By the end of Season 19, Nathan-Turner decided that the series would benefit by reusing earlier villains and characters — Earthshock enjoyed considerable acclaim with the return of the Cybermen. Season 20 saw the return of the Black Guardian, Omega, and the Brigadier. The reuse of classic villains often proved difficult for both script editor Eric Saward and the writers. Nathan-Turner, however, was largely focused on generating publicity for the series and snagging well-known stars. He also wanted to avoid using directors and writers from the previous periods, the few exceptions being director Pennant Roberts and writer Robert Holmes.

Having served as producer for so long, and having a more public persona than previous incumbents, Nathan-Turner was often the object of intense scrutiny by the series' fans, who often referred to him as "JNT" or "JN-T". Decisions such as the casting of Bonnie Langford as the Doctor's companion are still a topic of discussion in the Doctor Who fan community twenty years later. His tenure coincided with a period of large growth in the show's fan base in the United States, thanks to repeated showings on affiliates of the American Public Broadcasting Service (PBS). Nathan-Turner was a familiar face among the many Doctor Who celebrities who made spot-appearances during PBS pledge drives in support of more Who in America.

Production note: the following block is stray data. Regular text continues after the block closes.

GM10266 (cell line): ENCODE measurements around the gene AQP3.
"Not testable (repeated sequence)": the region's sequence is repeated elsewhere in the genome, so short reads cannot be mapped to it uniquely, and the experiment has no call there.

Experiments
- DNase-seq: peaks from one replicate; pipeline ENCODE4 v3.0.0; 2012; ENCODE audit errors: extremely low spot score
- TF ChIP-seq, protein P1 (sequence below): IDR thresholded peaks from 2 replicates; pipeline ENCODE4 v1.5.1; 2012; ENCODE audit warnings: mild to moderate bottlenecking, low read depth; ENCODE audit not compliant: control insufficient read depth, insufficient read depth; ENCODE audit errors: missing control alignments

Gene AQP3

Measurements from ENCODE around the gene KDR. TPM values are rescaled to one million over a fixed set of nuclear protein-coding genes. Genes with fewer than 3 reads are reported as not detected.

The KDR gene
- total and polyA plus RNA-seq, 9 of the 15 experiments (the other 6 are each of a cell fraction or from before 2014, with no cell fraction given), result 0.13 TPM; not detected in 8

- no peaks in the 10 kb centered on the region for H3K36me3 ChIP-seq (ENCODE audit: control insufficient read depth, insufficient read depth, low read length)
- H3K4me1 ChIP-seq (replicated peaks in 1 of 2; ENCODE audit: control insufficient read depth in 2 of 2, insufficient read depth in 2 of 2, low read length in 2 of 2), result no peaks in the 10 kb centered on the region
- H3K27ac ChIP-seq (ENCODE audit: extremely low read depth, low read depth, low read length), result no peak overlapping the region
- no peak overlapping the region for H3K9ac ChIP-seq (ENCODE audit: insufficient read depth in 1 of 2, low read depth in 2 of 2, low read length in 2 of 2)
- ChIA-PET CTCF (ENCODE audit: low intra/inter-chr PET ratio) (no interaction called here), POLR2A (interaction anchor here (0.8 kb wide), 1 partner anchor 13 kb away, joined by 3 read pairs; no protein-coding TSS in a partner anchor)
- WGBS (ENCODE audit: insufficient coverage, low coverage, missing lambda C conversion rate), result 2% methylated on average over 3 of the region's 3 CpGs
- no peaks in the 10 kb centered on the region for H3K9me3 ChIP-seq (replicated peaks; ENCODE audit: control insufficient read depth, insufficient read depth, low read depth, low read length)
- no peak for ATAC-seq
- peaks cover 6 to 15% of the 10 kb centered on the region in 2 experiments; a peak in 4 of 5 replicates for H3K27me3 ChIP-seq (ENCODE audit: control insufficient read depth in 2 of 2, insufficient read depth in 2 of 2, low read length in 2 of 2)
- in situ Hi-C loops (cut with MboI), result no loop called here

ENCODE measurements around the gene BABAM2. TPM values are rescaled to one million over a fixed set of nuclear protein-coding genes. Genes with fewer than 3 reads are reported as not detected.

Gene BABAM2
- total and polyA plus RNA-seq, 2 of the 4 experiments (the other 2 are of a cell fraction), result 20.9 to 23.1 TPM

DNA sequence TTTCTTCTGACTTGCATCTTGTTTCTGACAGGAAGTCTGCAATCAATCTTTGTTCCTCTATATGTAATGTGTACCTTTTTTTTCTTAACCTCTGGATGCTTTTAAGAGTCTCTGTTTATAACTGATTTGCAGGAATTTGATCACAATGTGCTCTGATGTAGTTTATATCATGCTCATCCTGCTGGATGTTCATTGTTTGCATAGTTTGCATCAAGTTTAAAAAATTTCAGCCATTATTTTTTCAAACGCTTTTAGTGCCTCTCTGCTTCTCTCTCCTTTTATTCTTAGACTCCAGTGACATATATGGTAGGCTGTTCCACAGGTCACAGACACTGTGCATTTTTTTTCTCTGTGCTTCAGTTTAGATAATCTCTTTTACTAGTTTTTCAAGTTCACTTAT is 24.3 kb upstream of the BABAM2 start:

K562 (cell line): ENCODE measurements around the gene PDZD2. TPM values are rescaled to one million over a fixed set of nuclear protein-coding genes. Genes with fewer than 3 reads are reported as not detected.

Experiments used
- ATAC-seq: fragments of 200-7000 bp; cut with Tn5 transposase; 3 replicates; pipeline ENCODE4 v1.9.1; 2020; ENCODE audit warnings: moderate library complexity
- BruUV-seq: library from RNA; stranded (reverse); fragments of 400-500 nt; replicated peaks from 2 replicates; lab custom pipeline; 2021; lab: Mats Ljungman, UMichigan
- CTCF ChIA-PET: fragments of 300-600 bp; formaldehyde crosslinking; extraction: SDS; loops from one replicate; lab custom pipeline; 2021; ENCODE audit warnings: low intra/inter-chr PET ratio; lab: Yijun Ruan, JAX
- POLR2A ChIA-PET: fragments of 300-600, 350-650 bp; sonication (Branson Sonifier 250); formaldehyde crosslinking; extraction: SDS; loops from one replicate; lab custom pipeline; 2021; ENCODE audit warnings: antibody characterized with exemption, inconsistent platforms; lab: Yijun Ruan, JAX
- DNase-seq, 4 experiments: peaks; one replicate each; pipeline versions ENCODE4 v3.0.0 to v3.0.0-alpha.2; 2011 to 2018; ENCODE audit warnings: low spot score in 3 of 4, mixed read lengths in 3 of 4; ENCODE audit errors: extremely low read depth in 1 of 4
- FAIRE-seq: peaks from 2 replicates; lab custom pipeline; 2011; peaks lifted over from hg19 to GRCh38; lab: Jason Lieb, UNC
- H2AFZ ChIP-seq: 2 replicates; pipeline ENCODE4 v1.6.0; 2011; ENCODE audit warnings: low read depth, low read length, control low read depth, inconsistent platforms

Nathan-Turner made a number of controversial changes to the series. In Season 19, he had the sonic screwdriver destroyed in The Visitation. (Eric Saward, who wrote the story, initially only meant to remove it for a single episode as he thought that the Doctor "had an entire cabinet full of them".) Early in his producership, the show was moved from its Saturday evening slot to air on Monday and Tuesday of each week. Despite a degree of outrage, it did lead to a large increase in viewing figures. He also oversaw the removal of K-9 from the series — though he did commission the pilot of K-9 and Company. He even allowed the TARDIS to lose its iconic police box shape at one point, though its distinctive interiors — modernised in high-white — were more heavily used than at any time since the 1960s, giving the (now multiple) companions an on-screen home.

Nathan-Turner was arguably the highest-profile producer of the original series, and his reign was at times controversial. His changes to the programme were initially well-received by Doctor Who fans, to whom he extended an unprecedented degree of welcome. Editors of non-professional magazines or "fanzines" would be granted interviews by Nathan-Turner in the Who production office. Although he did not divulge the contents of forthcoming storylines in such conversations, he would speak in-depth and at length about his approach to producing the show.